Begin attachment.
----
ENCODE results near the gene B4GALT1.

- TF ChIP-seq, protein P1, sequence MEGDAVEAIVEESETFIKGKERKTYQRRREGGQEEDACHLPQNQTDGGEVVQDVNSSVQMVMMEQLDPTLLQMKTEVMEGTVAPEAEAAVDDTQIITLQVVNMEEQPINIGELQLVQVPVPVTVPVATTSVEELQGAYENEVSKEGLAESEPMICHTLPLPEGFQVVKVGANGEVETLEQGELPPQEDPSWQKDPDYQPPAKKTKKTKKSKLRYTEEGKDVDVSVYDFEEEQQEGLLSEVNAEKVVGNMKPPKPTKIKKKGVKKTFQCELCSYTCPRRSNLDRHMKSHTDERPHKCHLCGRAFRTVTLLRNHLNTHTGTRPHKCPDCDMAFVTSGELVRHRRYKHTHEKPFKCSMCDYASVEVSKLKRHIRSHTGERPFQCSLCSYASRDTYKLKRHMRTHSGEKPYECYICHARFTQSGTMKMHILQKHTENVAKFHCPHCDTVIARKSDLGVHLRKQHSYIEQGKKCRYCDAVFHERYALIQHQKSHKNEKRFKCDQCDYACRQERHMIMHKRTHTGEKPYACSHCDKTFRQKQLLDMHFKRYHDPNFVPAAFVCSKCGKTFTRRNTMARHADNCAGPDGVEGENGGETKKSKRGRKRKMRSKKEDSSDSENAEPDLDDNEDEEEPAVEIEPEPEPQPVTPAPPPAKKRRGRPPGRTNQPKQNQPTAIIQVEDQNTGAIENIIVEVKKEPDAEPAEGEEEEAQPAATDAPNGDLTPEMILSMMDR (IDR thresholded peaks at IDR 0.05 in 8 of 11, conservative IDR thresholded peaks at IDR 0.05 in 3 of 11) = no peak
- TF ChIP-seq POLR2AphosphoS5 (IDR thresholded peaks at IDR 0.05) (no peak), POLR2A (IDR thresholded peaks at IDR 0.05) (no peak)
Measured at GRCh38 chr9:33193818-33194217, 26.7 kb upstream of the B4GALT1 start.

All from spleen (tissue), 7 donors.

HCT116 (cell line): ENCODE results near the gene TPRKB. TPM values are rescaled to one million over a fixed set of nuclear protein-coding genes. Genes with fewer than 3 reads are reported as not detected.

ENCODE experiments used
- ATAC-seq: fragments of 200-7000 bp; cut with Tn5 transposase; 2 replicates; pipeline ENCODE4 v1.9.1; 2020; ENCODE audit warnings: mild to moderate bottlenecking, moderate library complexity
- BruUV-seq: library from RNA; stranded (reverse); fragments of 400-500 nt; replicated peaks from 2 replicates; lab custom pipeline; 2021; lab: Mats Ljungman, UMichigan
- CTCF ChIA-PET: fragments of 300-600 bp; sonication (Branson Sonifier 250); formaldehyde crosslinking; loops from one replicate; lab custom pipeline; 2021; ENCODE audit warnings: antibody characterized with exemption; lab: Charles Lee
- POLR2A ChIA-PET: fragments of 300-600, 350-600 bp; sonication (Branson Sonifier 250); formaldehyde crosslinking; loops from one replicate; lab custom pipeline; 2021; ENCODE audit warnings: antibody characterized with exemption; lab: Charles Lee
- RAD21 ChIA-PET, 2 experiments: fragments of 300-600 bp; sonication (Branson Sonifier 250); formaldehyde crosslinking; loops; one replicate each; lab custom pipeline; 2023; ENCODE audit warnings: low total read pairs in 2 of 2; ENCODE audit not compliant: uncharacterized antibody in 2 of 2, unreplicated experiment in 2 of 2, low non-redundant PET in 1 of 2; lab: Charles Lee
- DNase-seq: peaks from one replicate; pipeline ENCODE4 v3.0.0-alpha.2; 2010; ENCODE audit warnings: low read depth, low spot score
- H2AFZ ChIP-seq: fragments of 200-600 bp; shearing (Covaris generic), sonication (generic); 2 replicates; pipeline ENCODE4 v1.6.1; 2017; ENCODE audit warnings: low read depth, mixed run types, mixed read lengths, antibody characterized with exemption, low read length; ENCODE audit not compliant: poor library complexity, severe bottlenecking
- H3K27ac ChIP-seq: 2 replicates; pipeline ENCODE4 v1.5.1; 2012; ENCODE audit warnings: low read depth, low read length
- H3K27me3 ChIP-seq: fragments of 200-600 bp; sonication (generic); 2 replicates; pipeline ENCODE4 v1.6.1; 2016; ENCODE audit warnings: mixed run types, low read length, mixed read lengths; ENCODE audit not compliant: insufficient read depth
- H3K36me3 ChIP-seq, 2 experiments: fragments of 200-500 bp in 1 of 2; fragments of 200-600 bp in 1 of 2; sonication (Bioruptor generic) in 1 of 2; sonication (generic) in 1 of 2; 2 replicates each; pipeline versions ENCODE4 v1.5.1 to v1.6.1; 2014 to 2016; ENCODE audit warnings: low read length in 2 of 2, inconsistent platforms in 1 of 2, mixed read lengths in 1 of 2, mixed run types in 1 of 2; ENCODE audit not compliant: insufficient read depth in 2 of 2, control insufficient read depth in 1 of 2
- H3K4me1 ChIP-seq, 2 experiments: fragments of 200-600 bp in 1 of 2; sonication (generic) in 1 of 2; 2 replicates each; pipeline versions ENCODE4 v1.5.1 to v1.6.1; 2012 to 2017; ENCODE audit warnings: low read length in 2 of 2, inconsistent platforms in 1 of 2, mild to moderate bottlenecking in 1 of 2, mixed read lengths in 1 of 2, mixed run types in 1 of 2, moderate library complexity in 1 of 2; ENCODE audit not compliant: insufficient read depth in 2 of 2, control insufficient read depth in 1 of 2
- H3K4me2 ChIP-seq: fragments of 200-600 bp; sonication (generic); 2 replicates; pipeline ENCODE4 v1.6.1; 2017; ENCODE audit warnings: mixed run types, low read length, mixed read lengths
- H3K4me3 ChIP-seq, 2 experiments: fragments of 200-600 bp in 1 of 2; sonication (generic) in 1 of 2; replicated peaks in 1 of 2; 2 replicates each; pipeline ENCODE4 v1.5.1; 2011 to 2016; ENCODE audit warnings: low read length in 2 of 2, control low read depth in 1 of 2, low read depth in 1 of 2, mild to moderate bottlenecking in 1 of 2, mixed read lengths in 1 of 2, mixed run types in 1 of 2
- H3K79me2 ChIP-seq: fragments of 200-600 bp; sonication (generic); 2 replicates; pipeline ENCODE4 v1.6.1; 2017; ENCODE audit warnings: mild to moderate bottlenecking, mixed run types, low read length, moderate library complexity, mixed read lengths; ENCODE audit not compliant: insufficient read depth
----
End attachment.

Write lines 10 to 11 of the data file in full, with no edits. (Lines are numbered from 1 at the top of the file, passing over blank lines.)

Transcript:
- CTCF ChIA-PET: fragments of 300-600 bp; sonication (Branson Sonifier 250); formaldehyde crosslinking; loops from one replicate; lab custom pipeline; 2021; ENCODE audit warnings: antibody characterized with exemption; lab: Charles Lee
- POLR2A ChIA-PET: fragments of 300-600, 350-600 bp; sonication (Branson Sonifier 250); formaldehyde crosslinking; loops from one replicate; lab custom pipeline; 2021; ENCODE audit warnings: antibody characterized with exemption; lab: Charles Lee